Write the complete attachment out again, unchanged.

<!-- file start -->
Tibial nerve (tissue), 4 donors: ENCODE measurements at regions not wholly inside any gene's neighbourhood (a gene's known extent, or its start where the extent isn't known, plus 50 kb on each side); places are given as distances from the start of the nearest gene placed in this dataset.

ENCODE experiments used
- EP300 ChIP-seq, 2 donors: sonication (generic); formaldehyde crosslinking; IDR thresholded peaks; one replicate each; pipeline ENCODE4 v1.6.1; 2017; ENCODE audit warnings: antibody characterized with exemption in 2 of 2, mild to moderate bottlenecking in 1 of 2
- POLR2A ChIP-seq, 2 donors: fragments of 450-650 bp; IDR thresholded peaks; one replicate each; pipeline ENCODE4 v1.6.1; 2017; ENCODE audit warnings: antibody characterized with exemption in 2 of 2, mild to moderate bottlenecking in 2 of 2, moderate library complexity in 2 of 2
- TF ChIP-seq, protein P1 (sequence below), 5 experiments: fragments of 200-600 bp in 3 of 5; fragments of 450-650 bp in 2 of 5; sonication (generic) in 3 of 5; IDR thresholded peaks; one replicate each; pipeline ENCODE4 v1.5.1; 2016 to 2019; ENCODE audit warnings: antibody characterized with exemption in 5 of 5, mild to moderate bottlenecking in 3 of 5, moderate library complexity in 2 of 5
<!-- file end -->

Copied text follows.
Tibial nerve (tissue), 4 donors: ENCODE measurements at regions not wholly inside any gene's neighbourhood (a gene's known extent, or its start where the extent isn't known, plus 50 kb on each side); places are given as distances from the start of the nearest gene placed in this dataset.

ENCODE experiments used
- EP300 ChIP-seq, 2 donors: sonication (generic); formaldehyde crosslinking; IDR thresholded peaks; one replicate each; pipeline ENCODE4 v1.6.1; 2017; ENCODE audit warnings: antibody characterized with exemption in 2 of 2, mild to moderate bottlenecking in 1 of 2
- POLR2A ChIP-seq, 2 donors: fragments of 450-650 bp; IDR thresholded peaks; one replicate each; pipeline ENCODE4 v1.6.1; 2017; ENCODE audit warnings: antibody characterized with exemption in 2 of 2, mild to moderate bottlenecking in 2 of 2, moderate library complexity in 2 of 2
- TF ChIP-seq, protein P1 (sequence below), 5 experiments: fragments of 200-600 bp in 3 of 5; fragments of 450-650 bp in 2 of 5; sonication (generic) in 3 of 5; IDR thresholded peaks; one replicate each; pipeline ENCODE4 v1.5.1; 2016 to 2019; ENCODE audit warnings: antibody characterized with exemption in 5 of 5, mild to moderate bottlenecking in 3 of 5, moderate library complexity in 2 of 5